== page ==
Kashmir – where are you heading?
Do Kashmiris want to be part of Pakistan? Do Kashmiris hate the idea of India? Do Kashmiris want an independent state of Kashmir, to be free of both Pakistan and India? All of us have asked ourselves these questions, particularly so after the recent state election in Kashmir.
At one time Kashmir was certainly another country, but that was hundreds of years ago, until the Mughals (1586), followed by the Afghans, the Sikhs and then the British took control. In fact at one time Kashmir was a Buddhist learning centre, but Islam took root in the 14th century, starting with the conversion in 1323 of Rincana, the first king of a new dynasty from Ladakh. There were ups and downs but mostly the Hindus, Muslims and Buddhists lived peacefully together.
By the time the British left in 1947, Kashmir and India had been one for hundreds of years. However, the burning question in 1947, at the time of partition of India was: Who does Kashmir belong to? India or Pakistan?
Wars were fought between India and Pakistan over Kashmir, but what was worse was the tragedy of Kashmiri people…the rise of insurgency, the destruction of their economy, the invasion by foreign terrorists who escalated violence and drove the Kashmiri Hindus out (mass killings of Kashmiri Hindus), the suppression of the voice of the Kashmiri people by the central government and crimes the Army committed in its zeal to fight terrorism. So the recent elections in Kashmir where for the first time 61% of ordinary Kashmiris participated was something to exult about. This was a bigger turnout that even what the rest of India usually sees!
But analysts have warned people not to read too much into this as they feel that the desire for freedom is still intact in Kashmiri hearts. The separatists feel the same way. They feel that high turnout at the elections was not a “setback for the region’s dwindling cohort of violent separatist militants and their alleged backers inside Pakistan’s spy agency.” People are doing it solely for water, electricity and employment, not because they are agreeing to be a part of India, say the separatists.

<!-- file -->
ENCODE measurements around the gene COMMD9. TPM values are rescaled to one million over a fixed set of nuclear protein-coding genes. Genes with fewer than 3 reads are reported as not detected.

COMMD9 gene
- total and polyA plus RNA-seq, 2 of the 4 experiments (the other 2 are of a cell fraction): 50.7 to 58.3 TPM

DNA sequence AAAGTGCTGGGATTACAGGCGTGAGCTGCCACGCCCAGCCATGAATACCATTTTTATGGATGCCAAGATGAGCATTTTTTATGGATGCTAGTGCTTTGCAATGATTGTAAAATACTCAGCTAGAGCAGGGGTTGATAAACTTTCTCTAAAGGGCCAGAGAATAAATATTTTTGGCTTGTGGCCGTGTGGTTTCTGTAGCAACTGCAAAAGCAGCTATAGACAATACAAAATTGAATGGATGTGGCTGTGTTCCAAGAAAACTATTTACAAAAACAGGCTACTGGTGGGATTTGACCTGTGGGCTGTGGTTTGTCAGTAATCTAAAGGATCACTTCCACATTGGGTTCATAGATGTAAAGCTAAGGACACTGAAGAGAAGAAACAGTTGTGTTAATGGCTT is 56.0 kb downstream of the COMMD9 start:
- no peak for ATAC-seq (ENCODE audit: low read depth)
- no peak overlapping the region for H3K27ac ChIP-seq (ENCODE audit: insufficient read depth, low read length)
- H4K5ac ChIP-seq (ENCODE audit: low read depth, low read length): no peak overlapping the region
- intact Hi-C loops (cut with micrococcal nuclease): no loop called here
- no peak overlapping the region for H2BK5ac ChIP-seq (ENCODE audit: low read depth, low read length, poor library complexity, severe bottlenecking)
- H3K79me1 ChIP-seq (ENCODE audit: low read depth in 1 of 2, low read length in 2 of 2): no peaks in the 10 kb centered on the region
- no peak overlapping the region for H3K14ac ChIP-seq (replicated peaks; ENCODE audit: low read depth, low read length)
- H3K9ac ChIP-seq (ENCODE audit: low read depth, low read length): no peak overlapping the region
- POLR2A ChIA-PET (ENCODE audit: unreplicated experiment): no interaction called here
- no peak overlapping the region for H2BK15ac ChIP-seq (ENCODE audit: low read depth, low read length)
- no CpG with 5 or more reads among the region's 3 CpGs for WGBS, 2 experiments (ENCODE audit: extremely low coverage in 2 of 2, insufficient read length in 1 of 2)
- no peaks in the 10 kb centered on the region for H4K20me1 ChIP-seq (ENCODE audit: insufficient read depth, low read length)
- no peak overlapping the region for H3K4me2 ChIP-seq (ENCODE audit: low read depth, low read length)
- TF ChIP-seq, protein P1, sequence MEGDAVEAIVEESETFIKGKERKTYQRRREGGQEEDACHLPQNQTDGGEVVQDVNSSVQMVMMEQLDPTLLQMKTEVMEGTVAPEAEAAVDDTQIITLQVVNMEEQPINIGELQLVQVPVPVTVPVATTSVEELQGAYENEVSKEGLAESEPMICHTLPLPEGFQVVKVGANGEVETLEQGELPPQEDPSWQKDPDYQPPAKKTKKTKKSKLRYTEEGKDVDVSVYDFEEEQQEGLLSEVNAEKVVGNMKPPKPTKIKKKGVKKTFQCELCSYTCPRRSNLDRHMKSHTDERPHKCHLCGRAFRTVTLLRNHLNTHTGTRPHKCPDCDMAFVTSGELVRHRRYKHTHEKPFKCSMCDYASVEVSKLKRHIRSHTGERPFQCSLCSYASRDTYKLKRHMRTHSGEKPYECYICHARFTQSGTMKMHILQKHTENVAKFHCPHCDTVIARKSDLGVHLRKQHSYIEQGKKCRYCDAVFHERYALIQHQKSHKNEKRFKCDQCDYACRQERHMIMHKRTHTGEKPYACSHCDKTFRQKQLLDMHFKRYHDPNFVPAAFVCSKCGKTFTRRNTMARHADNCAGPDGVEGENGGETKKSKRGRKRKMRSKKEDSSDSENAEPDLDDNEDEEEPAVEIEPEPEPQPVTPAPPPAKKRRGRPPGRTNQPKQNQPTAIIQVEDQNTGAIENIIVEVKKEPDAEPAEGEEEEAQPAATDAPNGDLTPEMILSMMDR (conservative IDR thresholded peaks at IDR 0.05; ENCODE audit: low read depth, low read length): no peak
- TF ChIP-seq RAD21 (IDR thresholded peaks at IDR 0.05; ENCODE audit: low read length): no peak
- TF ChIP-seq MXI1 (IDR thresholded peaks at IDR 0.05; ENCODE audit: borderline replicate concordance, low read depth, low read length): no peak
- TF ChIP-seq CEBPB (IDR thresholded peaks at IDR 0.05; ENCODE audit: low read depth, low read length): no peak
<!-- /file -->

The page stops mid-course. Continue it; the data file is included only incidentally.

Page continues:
Maybe the Kashmiri people want electricity and water from India and not India itself. But it also means that the separatists knew well in advance the mood of the people. Why else would they bring down the level of violence in the Valley? Kashmir has seen a reduction of violence, and in the past year it is said to be the lowest in 17 years! And The United Jehad Council (forum of 14 Kashmiri separatist groups) had said that no guns would be used to keep people indoors during the elections. The Kashmiris have had enough of violence. They have had enough of being forced not to vote. Many of these groups did denounce the elections however, and had given a call to boycott them, but the Kashmiri people did not heed these calls.
They have not voted just for water and electricity though. They have voted for peace. The ballot over the bullet. This is most significant. Even if they want some kind of autonomy or want to be separate from India, they certainly don’t want to do it the violent way. The terrorists have led them down a garden path littered with bodies. Let’s hope that the separatists keep in tune with the aspirations of the Kashmiri people.
Whether Kashmiris want India or Pakistan or whether they want an independent country is something that we will never know for sure, because according to the UN resolution self determination can only happen in Kashmir if Pakistan vacates the part of Kashmir they took by force. We all know that Pakistan will never vacate the Kashmir they grabbed from India.